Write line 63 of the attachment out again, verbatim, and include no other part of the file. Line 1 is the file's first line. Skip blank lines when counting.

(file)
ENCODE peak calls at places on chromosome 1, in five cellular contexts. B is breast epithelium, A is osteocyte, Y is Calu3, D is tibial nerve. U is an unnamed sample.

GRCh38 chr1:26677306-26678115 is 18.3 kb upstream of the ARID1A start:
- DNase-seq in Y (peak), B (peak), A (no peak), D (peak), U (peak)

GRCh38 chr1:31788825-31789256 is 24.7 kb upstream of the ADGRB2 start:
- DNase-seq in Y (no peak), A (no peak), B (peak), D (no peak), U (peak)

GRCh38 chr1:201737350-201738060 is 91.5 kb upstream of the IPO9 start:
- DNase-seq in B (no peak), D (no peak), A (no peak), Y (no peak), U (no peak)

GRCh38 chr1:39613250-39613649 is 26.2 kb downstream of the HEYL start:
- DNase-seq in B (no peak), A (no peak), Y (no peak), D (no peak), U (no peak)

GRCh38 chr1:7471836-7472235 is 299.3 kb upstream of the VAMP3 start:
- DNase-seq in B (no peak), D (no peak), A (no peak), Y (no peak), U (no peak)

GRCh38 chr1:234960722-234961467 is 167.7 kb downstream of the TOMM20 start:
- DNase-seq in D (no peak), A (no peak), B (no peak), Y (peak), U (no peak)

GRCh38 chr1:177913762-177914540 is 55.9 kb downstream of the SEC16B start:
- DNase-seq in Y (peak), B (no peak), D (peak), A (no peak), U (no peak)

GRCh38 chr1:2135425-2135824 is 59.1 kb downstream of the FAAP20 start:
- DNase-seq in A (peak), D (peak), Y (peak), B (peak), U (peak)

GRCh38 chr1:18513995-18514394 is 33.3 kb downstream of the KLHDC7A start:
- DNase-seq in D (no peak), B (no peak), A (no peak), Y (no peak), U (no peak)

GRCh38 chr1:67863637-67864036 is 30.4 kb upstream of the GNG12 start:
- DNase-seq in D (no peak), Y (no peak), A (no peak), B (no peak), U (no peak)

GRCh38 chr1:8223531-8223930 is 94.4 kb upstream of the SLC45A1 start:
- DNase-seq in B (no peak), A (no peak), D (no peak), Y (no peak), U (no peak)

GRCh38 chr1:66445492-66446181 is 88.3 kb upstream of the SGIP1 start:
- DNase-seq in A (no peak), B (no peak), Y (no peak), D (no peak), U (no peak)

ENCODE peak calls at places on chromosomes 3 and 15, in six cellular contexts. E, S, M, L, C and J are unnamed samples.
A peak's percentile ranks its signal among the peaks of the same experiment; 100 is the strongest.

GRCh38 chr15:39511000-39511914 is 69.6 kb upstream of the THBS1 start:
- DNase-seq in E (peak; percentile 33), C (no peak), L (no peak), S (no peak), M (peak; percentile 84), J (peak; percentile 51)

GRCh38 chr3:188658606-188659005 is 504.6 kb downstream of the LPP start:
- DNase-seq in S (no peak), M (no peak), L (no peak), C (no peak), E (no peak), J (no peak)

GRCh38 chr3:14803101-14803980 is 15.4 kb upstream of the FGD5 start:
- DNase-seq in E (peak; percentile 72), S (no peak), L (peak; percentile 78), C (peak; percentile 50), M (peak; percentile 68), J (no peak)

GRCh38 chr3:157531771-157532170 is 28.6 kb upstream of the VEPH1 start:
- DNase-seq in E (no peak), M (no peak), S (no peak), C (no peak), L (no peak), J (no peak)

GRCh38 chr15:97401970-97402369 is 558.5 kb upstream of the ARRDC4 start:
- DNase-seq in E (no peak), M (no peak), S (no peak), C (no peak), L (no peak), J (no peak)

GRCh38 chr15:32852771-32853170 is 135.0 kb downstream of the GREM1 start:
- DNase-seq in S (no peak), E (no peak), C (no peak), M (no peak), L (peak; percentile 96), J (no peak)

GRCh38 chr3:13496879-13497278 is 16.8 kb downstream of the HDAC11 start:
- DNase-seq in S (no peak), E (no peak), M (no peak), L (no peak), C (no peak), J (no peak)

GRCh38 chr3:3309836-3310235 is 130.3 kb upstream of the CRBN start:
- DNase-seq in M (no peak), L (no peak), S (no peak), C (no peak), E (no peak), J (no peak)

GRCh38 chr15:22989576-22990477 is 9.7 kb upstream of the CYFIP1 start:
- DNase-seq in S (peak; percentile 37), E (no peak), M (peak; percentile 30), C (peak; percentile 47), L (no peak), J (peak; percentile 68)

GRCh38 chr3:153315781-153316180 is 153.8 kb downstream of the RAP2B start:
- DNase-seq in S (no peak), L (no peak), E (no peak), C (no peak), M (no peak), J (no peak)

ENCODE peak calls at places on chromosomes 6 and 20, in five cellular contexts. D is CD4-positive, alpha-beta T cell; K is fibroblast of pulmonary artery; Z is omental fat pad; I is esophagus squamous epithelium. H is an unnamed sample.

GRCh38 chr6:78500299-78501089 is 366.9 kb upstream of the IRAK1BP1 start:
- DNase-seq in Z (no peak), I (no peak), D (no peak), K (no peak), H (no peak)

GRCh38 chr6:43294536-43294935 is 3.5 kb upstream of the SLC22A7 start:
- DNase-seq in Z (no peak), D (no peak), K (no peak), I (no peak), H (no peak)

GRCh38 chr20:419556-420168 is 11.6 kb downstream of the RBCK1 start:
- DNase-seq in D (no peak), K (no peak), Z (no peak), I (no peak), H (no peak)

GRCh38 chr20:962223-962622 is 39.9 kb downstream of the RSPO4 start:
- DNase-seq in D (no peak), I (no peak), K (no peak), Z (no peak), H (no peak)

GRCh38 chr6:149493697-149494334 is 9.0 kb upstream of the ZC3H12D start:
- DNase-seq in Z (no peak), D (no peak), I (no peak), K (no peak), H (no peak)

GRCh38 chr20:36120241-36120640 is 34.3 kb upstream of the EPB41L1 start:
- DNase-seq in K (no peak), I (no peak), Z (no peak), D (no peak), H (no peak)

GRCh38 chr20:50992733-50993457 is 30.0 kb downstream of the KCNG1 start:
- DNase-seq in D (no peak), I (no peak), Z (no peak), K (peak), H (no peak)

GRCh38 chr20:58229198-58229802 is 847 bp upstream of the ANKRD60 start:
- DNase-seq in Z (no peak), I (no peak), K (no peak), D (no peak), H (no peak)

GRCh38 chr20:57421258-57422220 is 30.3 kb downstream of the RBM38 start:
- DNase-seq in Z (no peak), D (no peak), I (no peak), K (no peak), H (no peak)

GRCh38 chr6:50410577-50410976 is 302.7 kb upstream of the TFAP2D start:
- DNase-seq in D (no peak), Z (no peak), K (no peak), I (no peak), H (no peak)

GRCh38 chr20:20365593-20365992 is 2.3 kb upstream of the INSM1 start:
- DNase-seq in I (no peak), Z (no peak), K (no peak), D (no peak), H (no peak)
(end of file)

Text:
GRCh38 chr20:58229198-58229802 is 847 bp upstream of the ANKRD60 start: